Song of the Veena

Song of the Veena

Hot Carnatica in cold Minnesota
Adi Sankara
Madurai T. Srinavisan
Muthuswami Dikshidar
Papanasam Sivan
Parnam Subramanya Iyer
Purandhara Dasa Thyagaraja
Balaji Chandran
Marcus Wise
Nirmala Rajasekar
V. Srinivasan
Vijaya Desikan
Catalog Number: 

Chennai, India

Release Date: 
Nov 6, 2007
Liner Notes: 
Digital Only
One Sheet: 

When Minnesotans sit cross-legged for hours on end in a state of blissful trance, they are generally ice fishing. Not so with this group of citizens; they are playing South Indian Classical music right here in the frozen north. 

Equally celebrated in India and Minneapolis, these five all-star musicians have come together for Song of the Veena, a mesmerizing introduction to this medieval instrument. An engineering marvel — originally of gourds, bamboo and wire — the veena has a subtle, rich tone not unlike a sitar after a strong cup of tea. Its tone, usually mangled by the use of contact mics in performance, has been captured here for the first time in all its clarity and depth. 

In the hands of Nirmala Rajasekar, who has been playing it since the age of 13 (when she could barely hold it!), it comes rivetingly alive. She is a disciple of Kalpakam Swaminathan and has earned top accolades from Indian Radio and Television. She is also a fine vocalist in the Carnatic tradition and received Minnesota’s prestigious Bush Artist Fellowship in 2006. 

Accompanying her are fellow Minnesotans Balaji Chandran (Ghatam), Marcus Wise (tabla), V. Srinivasan (Mridangam), and Vijaya Desikan (violin). The program starts with some light popular numbers before getting into the heavier ragas, where their talents of spontaneity, intelligence and feeling are amply demonstrated. 

Substitute the lefse for a poori and the Mississippi River for the Ganges, and you will love this joyful album. 


At the outset a great album by an awesome artist presented by Innova. 

What struck me the most is the way the authentic sound of the Veena is preserved in this recording. It is a challenge to the sound engineers in a concert setting or on an album to get the sound of this instrument to its authentic tone. Truly appreciate the work done by Mathew Zimmerman at Wildsound Studio MN.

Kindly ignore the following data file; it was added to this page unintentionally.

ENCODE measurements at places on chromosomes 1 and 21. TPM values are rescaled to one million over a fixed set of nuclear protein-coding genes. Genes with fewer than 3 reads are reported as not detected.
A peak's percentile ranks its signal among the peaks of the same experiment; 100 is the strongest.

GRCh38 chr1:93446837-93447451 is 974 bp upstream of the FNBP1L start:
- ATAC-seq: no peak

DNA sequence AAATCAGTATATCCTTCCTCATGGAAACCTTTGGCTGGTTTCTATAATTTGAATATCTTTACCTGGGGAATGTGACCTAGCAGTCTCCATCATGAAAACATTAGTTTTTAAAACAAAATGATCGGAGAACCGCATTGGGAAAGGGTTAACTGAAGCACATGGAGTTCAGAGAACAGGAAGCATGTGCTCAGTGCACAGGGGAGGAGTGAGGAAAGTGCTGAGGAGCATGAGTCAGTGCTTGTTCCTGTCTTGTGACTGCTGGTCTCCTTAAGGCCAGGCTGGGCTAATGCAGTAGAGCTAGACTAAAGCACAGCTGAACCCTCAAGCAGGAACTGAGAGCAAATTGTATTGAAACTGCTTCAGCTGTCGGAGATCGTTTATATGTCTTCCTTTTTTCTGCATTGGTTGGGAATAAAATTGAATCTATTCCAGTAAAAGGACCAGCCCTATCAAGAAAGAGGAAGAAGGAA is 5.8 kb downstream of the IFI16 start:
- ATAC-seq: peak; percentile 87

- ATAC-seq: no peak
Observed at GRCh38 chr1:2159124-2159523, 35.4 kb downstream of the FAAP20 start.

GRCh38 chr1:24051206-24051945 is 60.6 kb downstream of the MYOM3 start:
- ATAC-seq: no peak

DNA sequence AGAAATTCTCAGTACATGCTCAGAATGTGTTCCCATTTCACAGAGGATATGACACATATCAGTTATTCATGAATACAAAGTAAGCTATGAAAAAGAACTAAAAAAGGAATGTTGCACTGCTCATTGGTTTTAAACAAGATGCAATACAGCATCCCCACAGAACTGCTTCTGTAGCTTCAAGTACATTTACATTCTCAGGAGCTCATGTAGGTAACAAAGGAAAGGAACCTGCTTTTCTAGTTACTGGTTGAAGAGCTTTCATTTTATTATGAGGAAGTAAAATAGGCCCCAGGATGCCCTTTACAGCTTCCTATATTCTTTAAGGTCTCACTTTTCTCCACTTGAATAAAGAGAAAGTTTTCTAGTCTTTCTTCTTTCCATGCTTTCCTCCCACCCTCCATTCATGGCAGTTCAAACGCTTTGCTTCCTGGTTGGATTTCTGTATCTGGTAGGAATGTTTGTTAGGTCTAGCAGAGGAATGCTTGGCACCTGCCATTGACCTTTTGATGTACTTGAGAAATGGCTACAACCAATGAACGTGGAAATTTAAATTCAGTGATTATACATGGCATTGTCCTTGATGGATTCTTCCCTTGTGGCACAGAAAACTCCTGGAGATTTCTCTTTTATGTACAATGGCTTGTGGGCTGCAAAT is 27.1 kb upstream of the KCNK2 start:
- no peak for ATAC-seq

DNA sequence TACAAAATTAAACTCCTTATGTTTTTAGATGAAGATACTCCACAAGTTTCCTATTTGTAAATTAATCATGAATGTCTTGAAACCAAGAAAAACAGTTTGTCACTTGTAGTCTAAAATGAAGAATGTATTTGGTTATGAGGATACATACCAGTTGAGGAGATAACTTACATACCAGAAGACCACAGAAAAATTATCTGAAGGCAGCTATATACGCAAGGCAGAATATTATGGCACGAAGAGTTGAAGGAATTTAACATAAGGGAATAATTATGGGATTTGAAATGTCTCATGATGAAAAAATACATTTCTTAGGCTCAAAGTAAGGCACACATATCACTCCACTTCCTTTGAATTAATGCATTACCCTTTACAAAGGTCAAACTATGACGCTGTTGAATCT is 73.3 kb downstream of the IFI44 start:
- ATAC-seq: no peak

Since having a background of Carnatic Music, I understand and absorb so much more from this album and the presentation of the Songs. It is in a concert format but the Ragas and the songs selected are an interesting mix. I have heard from others, who don’t have a Carnatic Music background, but simply listening to the sound and the melody of each piece, that this is like a river flowing. 

The challenge for an artist to play this authentic seven stringed instrument Veena is “how close can you get to imitate the human voice”. Practically you can hear the Veena Sing. There are so many factors involved, the plucking of the strings, gliding of the fingers…timing, and how the lyrics fall into place. Nirmala has comfortably achieved it all. 

The other large component of Carnatic Music is Improvisation. Nirmala has done in piece # 5. with Alapana..Tanam, Niraval (variation of the lyrics line) and at the end Swara Kalpana (improvising different combination of the notes of the scale). This has been done beautifully bringing the essence of the Raga. 

The percussion is apt, with the timings and the variations of the sound. The violin is subtle yet so beautifully blended. Yet another challenge well met by the accompanying artist who has shown so much sensitivity to play along with the Veena. 

Nirmala’s long association in the field of Carnatic Music and her total dedication, practice and learning behind her versatile playing is much admired. It’s not an easy instrument to handle. Need a life long commitment and hours of practice to play with such ease. 

All in all the “Song of the Veena” truly Sings . Would like to listen to more album of this versatile artist Nirmala Rajasekar.

- Krishni Anandarajan